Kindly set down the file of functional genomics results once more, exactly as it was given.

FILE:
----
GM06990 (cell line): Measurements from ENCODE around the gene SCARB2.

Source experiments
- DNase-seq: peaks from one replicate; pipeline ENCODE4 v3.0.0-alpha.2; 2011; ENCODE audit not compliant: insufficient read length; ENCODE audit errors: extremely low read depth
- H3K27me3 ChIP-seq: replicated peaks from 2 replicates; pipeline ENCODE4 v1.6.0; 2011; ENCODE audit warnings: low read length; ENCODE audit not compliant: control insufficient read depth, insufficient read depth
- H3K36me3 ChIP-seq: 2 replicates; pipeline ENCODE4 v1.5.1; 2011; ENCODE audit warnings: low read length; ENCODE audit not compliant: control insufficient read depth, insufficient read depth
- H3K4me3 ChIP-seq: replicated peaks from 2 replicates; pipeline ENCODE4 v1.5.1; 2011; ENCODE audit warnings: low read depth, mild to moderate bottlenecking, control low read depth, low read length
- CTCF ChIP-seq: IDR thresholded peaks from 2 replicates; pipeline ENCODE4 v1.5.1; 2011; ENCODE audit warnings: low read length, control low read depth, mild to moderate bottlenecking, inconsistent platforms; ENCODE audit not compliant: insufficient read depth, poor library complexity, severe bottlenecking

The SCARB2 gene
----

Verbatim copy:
GM06990 (cell line): Measurements from ENCODE around the gene SCARB2.

Source experiments
- DNase-seq: peaks from one replicate; pipeline ENCODE4 v3.0.0-alpha.2; 2011; ENCODE audit not compliant: insufficient read length; ENCODE audit errors: extremely low read depth
- H3K27me3 ChIP-seq: replicated peaks from 2 replicates; pipeline ENCODE4 v1.6.0; 2011; ENCODE audit warnings: low read length; ENCODE audit not compliant: control insufficient read depth, insufficient read depth
- H3K36me3 ChIP-seq: 2 replicates; pipeline ENCODE4 v1.5.1; 2011; ENCODE audit warnings: low read length; ENCODE audit not compliant: control insufficient read depth, insufficient read depth
- H3K4me3 ChIP-seq: replicated peaks from 2 replicates; pipeline ENCODE4 v1.5.1; 2011; ENCODE audit warnings: low read depth, mild to moderate bottlenecking, control low read depth, low read length
- CTCF ChIP-seq: IDR thresholded peaks from 2 replicates; pipeline ENCODE4 v1.5.1; 2011; ENCODE audit warnings: low read length, control low read depth, mild to moderate bottlenecking, inconsistent platforms; ENCODE audit not compliant: insufficient read depth, poor library complexity, severe bottlenecking

The SCARB2 gene